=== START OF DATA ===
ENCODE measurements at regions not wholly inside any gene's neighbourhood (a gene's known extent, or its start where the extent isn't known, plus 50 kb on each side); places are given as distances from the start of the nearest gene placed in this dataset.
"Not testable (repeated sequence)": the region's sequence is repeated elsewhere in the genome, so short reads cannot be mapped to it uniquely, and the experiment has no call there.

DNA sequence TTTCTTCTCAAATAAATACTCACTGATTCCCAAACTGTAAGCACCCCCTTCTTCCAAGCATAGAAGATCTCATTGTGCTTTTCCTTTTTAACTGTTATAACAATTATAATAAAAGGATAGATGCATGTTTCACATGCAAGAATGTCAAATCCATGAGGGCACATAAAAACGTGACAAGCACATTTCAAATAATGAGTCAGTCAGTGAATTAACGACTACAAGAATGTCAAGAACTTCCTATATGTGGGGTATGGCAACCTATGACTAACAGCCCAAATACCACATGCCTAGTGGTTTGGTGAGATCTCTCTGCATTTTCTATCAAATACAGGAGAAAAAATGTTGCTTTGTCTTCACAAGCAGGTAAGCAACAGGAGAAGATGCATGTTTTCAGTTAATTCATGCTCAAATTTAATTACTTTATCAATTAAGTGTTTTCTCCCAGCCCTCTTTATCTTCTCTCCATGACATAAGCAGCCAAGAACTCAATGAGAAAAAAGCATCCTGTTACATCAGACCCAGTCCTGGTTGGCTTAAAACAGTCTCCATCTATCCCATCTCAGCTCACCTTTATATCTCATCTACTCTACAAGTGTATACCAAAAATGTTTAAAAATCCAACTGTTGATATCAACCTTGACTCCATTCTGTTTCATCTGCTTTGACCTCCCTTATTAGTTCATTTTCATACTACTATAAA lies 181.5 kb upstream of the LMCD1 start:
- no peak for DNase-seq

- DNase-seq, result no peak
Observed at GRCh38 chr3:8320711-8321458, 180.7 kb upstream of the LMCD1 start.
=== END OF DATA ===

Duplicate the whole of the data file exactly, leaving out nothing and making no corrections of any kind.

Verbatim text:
ENCODE measurements at regions not wholly inside any gene's neighbourhood (a gene's known extent, or its start where the extent isn't known, plus 50 kb on each side); places are given as distances from the start of the nearest gene placed in this dataset.
"Not testable (repeated sequence)": the region's sequence is repeated elsewhere in the genome, so short reads cannot be mapped to it uniquely, and the experiment has no call there.

DNA sequence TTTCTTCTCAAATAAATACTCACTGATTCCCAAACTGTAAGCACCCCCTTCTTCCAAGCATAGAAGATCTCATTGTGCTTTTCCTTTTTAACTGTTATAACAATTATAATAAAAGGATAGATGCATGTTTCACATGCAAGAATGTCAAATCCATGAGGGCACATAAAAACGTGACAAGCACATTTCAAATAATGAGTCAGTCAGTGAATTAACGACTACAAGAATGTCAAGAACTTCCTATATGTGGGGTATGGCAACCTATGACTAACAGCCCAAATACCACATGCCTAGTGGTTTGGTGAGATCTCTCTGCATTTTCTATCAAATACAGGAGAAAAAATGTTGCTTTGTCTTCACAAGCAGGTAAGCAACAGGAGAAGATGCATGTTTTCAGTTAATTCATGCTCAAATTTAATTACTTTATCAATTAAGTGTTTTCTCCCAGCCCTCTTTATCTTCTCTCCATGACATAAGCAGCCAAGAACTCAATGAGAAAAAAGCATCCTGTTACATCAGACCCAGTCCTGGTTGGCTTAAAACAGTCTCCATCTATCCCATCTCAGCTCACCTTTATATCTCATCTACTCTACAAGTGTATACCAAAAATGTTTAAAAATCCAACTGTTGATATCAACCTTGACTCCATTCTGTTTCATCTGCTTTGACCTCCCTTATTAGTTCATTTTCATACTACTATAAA lies 181.5 kb upstream of the LMCD1 start:
- no peak for DNase-seq

- DNase-seq, result no peak
Observed at GRCh38 chr3:8320711-8321458, 180.7 kb upstream of the LMCD1 start.